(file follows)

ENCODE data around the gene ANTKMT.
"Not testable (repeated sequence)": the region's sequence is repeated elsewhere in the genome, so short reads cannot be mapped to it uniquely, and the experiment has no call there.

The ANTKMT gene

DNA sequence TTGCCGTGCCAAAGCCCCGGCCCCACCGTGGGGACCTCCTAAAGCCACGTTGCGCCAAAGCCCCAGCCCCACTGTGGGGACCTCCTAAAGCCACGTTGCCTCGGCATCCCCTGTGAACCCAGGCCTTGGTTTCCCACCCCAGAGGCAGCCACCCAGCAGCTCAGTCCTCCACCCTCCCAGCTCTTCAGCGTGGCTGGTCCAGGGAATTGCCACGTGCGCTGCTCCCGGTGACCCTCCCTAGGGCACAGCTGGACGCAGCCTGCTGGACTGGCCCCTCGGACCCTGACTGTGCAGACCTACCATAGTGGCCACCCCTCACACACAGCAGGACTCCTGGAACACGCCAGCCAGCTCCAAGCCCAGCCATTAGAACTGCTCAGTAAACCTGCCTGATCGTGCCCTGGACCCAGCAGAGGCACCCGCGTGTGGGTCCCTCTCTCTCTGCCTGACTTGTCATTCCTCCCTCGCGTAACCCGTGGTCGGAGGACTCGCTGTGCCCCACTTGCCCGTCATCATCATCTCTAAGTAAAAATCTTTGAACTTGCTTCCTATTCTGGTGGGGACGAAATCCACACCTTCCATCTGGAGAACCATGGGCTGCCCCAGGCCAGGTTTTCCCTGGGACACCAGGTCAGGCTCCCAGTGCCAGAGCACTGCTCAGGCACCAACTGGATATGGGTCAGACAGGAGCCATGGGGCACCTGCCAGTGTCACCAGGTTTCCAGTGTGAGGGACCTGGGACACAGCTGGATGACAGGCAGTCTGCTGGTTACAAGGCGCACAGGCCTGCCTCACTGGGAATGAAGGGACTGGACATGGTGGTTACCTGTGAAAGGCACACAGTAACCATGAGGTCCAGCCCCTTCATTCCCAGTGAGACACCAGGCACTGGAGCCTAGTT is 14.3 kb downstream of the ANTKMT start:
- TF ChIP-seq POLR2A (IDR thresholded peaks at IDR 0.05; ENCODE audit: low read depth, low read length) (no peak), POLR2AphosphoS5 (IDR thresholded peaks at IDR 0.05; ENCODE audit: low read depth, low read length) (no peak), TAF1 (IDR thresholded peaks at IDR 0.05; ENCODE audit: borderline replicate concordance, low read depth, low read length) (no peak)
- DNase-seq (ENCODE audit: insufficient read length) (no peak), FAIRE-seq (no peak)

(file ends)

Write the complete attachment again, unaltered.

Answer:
ENCODE data around the gene ANTKMT.
"Not testable (repeated sequence)": the region's sequence is repeated elsewhere in the genome, so short reads cannot be mapped to it uniquely, and the experiment has no call there.

The ANTKMT gene

DNA sequence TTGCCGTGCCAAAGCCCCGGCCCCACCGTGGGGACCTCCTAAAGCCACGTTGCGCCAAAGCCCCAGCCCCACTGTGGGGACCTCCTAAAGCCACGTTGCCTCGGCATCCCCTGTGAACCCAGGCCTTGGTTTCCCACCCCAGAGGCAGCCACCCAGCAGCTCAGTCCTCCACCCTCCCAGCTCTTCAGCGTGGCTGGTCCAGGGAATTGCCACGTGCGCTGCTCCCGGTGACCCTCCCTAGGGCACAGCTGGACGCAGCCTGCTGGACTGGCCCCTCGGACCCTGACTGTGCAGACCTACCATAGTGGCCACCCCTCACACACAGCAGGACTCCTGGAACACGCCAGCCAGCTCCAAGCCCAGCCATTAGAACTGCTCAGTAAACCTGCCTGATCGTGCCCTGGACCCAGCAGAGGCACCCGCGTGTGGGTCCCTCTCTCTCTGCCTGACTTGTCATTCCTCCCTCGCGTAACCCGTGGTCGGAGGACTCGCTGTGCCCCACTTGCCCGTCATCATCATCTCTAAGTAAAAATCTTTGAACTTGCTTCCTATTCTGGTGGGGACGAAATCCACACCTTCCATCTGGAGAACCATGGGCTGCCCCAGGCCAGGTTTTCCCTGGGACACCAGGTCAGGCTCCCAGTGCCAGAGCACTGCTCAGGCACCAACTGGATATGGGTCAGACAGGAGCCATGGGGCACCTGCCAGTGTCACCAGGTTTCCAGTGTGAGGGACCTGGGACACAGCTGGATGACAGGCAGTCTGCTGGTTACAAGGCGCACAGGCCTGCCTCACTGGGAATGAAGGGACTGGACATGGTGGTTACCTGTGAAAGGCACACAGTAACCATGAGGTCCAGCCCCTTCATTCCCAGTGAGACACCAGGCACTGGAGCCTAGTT is 14.3 kb downstream of the ANTKMT start:
- TF ChIP-seq POLR2A (IDR thresholded peaks at IDR 0.05; ENCODE audit: low read depth, low read length) (no peak), POLR2AphosphoS5 (IDR thresholded peaks at IDR 0.05; ENCODE audit: low read depth, low read length) (no peak), TAF1 (IDR thresholded peaks at IDR 0.05; ENCODE audit: borderline replicate concordance, low read depth, low read length) (no peak)
- DNase-seq (ENCODE audit: insufficient read length) (no peak), FAIRE-seq (no peak)